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Choral Conducting Basics: Body Position

Module by: James Stegall. E-mail the author

Summary: Video segments designed to help find a proper body position for conducting.

Choral Conducting Basics: Body Position

The conductor's body position is the foundation for all communicative movement. Finding and maintaining a proper position while standing is often difficult since the human skeleton is fundamentally unstable in the upright position and the feet provide a relatively small base of support. Additionally, it is common for conductors to lose awareness of their body position when engaged in the rigors of rehearsal and performance. These conditions make it possible for habitual movements to bring on unnecessary tiredness, pain and injury. Ultimately, problems brought on by poor body position can be solved through symmetrical stabilization. This stabilization will minimize weight bearing for body segments, optimize functioning of the internal organs, and sustain the conductor's continuous movements without undue fatigue.

Video Segments


Finding Your Body Position demonstrates sequentially how to establish a proper position for the feet, legs, chest, neck and head.

Segment Overview:

  1. Begin with the feet placed no wider than the shoulders.
  2. Both feet should be parallel to each other with the toes aligned along the same plane.
  3. From this parallel position, allow the feet to flair out naturally.
  4. Step very slightly forward with the left foot to break the plane.
  5. Keep legs relaxed and avoid locking the knees.
  6. Imagine the point where the neck meets the cranium.
  7. From this point, gently lengthen the spine which in turn...
  8. ...Allows the pelvis to align vertically under the torso,
  9. ...Allows the chest to rise to a comfortably high position,
  10. ...Allows the neck to lengthen naturally, and
  11. ...Allows the head to move to a natural position with the chin neither too low or high.


Finding Your Arm Position demonstrates the proper placement of the conductor's hand and arm position.

Segment Overview:

  1. Allow the arms to hang naturally to the side of the body.
  2. Raise the relaxed right arm so that the forearm is relatively parallel to the floor.
  3. Avoid creating tension by raising the elbow too high.
  4. The hand should be aligned with the center of the torso, palm facing down at a comfortable 45 degree angle.


Finding Your Hand Position - Side View Video and Finding Your Hand Position - Front View Video demonstrates the proper placement of the conductor's hand.

Segment Overview:

  1. With a relaxed hand, swing your arm back and forth until you feel the blood rushing to your fingertips.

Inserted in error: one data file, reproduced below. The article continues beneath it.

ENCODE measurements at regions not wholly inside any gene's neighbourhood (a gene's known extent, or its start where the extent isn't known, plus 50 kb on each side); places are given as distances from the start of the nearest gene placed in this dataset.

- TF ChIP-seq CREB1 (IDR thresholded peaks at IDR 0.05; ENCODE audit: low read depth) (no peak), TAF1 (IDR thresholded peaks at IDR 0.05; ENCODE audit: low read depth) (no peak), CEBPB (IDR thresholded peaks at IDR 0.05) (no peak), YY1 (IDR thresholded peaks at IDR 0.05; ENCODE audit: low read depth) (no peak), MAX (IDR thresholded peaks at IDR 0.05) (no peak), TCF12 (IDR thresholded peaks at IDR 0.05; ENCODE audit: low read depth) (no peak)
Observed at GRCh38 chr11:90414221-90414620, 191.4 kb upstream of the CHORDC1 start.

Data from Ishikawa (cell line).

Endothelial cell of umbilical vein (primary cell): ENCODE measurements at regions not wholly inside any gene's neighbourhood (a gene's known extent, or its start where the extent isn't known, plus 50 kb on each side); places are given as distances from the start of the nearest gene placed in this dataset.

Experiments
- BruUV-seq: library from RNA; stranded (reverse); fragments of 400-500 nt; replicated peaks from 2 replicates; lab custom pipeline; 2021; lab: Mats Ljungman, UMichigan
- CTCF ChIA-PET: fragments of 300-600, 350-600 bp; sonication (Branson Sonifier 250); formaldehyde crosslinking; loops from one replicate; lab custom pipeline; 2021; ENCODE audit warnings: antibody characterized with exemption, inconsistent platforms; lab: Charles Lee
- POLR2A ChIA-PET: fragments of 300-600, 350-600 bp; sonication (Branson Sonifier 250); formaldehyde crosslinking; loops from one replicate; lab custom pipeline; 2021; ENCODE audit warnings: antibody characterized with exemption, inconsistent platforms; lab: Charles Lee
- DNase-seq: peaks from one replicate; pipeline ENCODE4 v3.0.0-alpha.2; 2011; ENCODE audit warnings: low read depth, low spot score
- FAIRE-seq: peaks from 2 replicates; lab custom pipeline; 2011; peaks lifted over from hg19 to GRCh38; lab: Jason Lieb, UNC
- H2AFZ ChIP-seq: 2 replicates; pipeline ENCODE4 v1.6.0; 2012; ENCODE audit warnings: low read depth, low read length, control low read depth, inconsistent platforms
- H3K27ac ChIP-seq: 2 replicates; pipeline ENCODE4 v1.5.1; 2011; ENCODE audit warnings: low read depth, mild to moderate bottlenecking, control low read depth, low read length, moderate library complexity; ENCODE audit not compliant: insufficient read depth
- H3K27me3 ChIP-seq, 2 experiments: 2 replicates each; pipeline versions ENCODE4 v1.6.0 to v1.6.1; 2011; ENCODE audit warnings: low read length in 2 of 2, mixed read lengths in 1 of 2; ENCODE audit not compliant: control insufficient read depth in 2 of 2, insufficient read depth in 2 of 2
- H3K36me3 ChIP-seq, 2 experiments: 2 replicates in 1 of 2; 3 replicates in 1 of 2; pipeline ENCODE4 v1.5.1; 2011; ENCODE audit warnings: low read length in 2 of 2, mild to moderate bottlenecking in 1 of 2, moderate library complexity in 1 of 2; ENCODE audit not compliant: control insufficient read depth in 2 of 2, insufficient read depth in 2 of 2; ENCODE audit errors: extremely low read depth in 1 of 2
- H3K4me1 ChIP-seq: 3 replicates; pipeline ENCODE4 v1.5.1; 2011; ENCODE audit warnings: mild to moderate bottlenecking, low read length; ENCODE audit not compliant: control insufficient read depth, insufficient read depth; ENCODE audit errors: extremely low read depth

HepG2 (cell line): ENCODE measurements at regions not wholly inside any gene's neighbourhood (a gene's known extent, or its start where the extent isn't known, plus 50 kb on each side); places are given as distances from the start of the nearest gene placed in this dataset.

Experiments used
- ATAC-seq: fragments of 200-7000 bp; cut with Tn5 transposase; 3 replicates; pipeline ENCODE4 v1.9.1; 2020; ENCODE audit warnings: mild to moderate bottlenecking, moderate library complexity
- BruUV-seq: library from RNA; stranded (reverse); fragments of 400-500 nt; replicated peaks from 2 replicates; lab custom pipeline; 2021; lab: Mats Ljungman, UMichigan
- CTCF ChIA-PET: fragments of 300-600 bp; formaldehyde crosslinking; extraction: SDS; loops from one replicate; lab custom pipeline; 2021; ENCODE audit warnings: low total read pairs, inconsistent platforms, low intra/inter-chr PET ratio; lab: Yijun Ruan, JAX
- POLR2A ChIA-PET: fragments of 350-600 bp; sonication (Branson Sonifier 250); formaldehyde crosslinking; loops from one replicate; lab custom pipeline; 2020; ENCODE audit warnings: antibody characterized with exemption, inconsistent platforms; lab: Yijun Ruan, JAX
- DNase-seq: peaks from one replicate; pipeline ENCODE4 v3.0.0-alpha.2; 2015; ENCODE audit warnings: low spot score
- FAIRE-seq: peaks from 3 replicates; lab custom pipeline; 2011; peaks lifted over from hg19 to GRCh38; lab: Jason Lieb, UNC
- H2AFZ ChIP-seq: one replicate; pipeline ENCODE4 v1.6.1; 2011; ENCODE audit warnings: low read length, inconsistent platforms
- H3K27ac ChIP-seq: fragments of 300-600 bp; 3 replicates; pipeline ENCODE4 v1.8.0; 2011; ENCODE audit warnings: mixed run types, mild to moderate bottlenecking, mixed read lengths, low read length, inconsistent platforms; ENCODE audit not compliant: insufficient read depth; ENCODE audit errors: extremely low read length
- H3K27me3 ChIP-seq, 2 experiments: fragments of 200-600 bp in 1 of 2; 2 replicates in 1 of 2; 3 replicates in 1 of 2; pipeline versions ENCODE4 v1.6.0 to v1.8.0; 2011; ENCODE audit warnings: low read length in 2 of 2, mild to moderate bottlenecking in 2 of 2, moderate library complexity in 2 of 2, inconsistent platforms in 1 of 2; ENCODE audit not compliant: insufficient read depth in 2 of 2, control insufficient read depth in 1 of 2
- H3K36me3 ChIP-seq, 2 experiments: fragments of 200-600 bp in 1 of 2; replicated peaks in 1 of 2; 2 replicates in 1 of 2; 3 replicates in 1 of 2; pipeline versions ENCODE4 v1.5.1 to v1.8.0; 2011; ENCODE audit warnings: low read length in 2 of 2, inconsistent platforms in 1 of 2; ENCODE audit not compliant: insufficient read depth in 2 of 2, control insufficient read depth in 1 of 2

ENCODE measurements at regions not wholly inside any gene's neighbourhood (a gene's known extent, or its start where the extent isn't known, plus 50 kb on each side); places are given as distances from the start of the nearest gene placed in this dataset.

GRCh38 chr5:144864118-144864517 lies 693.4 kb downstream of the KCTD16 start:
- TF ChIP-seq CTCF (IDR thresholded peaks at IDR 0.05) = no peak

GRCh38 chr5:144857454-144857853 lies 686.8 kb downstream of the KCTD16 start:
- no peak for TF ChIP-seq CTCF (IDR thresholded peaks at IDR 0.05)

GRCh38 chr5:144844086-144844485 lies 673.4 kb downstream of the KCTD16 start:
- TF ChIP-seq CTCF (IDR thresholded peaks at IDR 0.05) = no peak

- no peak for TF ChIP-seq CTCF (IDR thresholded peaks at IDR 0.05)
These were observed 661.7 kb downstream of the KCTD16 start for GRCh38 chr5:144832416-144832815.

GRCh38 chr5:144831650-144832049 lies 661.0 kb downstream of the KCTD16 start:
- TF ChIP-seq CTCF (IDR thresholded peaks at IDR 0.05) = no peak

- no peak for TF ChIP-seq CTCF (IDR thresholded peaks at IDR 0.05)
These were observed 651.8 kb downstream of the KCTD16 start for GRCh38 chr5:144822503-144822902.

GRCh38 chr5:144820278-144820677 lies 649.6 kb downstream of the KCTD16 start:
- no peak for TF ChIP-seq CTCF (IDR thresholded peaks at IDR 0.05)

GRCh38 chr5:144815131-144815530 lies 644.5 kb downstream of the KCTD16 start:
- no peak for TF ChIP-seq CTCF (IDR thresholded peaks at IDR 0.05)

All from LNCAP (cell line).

2. On your last swing, raise your arm up and you will discover your natural hand position.
  3. The back of the hand will have a slight natural curve and the fingers will be aligned.
  4. From this position you can establish your natural artistic flair.


The Baton - Front View and The Baton - Side View demonstrates how to incorporate the baton into your proper body, arm and hand position.

Segment Overview:

  1. Open your hand.
  2. Place the baton in the center of the palm.
  3. Gently wrap the hand around the baton.
  4. Do not allow the index finger or pinky to flair out.
  5. Find your basic arm position established in the previous video segment.
  6. The baton should be naturally aligned with the forearm without creating an angle.
  7. The tip of the baton should be aligned with the center of the torso.

Supplemental Information

Helpful Directives to Improve Body Position

  • Let the spine lengthen.
  • Allow the joints to ease, avoid the pulling in of joint surfaces.
  • A sponge expands to its natural shape.
  • The shoulders should be released and widened.
  • The back must lengthen.
  • Don't strive to move, allow yourself to move.
  • With better balance, one should feel lighter.
  • Feel lighter, feel open.
  • Establish a sense of physical alertness.
  • Keep the chest comfortably high.
  • Lift the chest to it's natural position.
  • The spine should be straight, not rigid.
  • Feel like a marionette hanging from a string.

Suggested Reading

Barlow, Wilfred. The Alexander Technique: How to Use Your Body Without Stress. Rochester, Vermont: Healing Arts Press, 1990.

Conable, Barbara. What Every Musician Needs to Know about the Body: The Practical Application of Body Mapping and the Alexander Technique to Making Music.

     
Columbus, Ohio: Andover Press, 1998.

Franklin, Eric. Dynamic Alignment Through Imagery. Champaign: Human Kinetics, 1996.

Dimon, Theodore Jr. Ed. D. The Body in Motion: Its Evolution and Design. Berkeley: North Atlantic Books, 2011.

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